I suppose if I am to swim in the North American cultural current of the week and subscribe to the notion that seasons end—and I don’t know that they really do, any more than the color green or red or yellow “ends” on a color wheel—then I must say the conclusion of my summer this weekend could not have been more fitting. After driving nearly four hours northward from our Friday night revelry spot in Asbury Park, NJ, the lovely Ms. Cydnee and I spent three carefree days in Simsbury, Connecticut with friends (old to her, new to me), campfires, and hikes through waterfall glens of the most mossy persuasion. It was life-affirming and blithe in all the ways a weekend away should be.
But this post is not about the long weekend or the close of seasons or the fact that I learned how to light a Zippo off my thigh in one (very cool) singular motion. It’s about the meaning of life. Kinda.
Late in the evening during my last night in Connecticut, I found myself in the middle of a conversation concerning a topic that has perpetually served as one of “Nick DiUlio’s Great Life Themes” throughout the years. With the embers of the dwindling camp fire glowing and hissing like a miniature Tim Burton city aflame, myself and two others began musing on the need for meaning in human existence. Heavy, I know, but bear with me.
I think it all began—as most great conversations do—with the topic of falling in love. The beautiful and frightening surrender to another person and all of the emotional vagaries that ensue. This, of course, led to the nature of empathy and wavelengths and wether or not it is ever possible to truly understand another individual’s precise emotions at any given moment. One of my friends said she believed this was certainly possible. That every so often we find ourselves impossibly locked into the emotional (or, perhaps, spiritual) core of another’s experience and that in that moment we can see quite clearly everything moving through that person’s heart and mind. My other friend said she did not believe this was possible, that what we take for empathy or emotional oneness (please forgive the esoteric verbiage here) is really nothing more than a biological synthesis of neurons firing together at a precise moment in time. An accident of emotional coincidence. An illusion of meaning.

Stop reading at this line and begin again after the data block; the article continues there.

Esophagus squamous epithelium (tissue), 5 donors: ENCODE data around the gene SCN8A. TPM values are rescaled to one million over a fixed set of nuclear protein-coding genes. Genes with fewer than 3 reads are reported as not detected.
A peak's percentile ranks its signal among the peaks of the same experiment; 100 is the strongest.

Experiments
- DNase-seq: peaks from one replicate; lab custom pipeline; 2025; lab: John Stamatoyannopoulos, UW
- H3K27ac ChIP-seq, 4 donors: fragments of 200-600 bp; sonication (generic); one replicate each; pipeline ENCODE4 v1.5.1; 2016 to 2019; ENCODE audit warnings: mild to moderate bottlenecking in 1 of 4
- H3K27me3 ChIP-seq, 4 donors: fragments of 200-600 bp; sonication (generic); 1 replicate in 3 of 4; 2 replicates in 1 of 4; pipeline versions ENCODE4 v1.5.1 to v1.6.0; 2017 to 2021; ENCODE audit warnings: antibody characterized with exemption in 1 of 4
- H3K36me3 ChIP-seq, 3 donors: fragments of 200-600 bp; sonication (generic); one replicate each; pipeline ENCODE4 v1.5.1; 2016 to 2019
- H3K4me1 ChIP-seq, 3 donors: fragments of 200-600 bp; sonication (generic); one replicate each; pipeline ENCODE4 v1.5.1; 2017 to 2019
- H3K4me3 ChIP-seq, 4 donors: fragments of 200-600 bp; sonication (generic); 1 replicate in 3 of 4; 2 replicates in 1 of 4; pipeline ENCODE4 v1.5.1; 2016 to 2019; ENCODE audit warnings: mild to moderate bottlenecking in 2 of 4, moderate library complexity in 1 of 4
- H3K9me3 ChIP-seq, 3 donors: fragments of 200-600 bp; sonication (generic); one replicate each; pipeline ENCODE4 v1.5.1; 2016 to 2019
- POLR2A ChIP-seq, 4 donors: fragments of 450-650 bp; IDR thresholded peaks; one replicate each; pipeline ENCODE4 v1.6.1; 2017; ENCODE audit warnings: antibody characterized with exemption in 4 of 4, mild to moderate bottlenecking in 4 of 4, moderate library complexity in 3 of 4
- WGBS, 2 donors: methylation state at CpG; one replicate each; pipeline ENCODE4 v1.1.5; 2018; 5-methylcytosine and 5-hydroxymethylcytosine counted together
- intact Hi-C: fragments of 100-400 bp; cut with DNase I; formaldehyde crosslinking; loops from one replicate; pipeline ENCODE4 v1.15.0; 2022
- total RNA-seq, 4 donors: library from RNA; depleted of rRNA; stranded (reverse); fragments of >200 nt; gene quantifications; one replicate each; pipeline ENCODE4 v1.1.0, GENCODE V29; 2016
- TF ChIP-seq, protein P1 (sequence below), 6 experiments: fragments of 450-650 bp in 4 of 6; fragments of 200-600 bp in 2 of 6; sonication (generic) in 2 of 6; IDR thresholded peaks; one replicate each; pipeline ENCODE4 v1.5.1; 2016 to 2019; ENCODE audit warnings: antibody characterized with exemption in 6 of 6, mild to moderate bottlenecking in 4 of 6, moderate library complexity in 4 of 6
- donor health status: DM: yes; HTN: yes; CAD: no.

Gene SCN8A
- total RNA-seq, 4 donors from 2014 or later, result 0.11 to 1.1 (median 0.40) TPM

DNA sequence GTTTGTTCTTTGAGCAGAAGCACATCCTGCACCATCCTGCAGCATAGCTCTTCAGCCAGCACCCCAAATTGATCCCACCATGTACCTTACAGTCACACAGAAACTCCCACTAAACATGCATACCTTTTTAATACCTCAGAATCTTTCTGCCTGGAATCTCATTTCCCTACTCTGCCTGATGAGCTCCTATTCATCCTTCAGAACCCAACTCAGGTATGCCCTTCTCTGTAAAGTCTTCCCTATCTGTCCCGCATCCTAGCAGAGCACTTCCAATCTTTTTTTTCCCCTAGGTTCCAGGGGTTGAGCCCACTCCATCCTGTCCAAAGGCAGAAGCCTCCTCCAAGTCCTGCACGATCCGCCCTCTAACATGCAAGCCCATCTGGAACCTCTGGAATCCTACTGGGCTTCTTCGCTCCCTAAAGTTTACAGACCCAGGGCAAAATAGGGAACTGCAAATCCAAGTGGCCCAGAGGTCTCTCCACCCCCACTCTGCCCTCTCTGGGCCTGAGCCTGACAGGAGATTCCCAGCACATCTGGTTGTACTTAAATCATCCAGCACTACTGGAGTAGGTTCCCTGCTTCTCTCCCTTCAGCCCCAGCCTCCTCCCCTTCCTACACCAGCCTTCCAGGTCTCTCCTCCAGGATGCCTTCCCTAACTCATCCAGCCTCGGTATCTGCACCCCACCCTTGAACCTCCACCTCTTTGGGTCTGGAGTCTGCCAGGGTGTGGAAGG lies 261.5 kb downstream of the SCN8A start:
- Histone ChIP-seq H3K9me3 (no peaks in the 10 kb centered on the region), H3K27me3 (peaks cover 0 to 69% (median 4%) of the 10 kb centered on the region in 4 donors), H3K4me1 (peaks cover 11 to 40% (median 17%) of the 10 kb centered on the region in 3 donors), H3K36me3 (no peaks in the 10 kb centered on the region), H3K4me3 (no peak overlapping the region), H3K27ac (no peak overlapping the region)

To be sure, this post is not designed to make a case for one world view over another. Entire books have been written on the topic, so I petition you to seek out the further wisdom of such tomes. But I was struck by a particular moment in the conversation when my “biological” friend said she believed human beings were, for lack of a more eloquent and precise term, a stain on the Earth, and that existence—whatever that is—would be better off without us.
I do believe I can say with more than a modicum of conviction that this is not true (even though the word truth seems to be smacking me in the face right now with its puckish subjectivity). Even on a purely biological level, human beings—as a species—are in no way separate from the broader order of the universe’s chemical makeup, no matter how accidental or intentional one sees that assembly. So to say that we are any more or less important to the greater “purpose” (WAH-WAH! subjectivity alert!) of existence doesn’t seem terribly logical, no more than it would be logical to claim that bees are an anathema because they sting, or elephants are a bane because they trample.
But again, I am not here to light the flames of this particular piece of philosophical tinder. I leave that up to you and your own fireside chats. I’m here because that conversation (which was wonderfully stimulating and endlessly enjoyable) brought into an even clearer perspective the impossible beauty and privilege I feel almost every day in being alive. Corny as it may be, I really dig this life, and as this summer (one of the most enriching and lovely I can recall) “ends”, I am filled with thoughts such as these.
To cap it off I’d like to share a short film Cydnee brought to my attention last week. La Maison en Petits Cubes by Kunio Kato won last year’s animated short film prize at the Academy Awards, and it left an indelible mark on my heart. Here’s hoping it may do the same for you.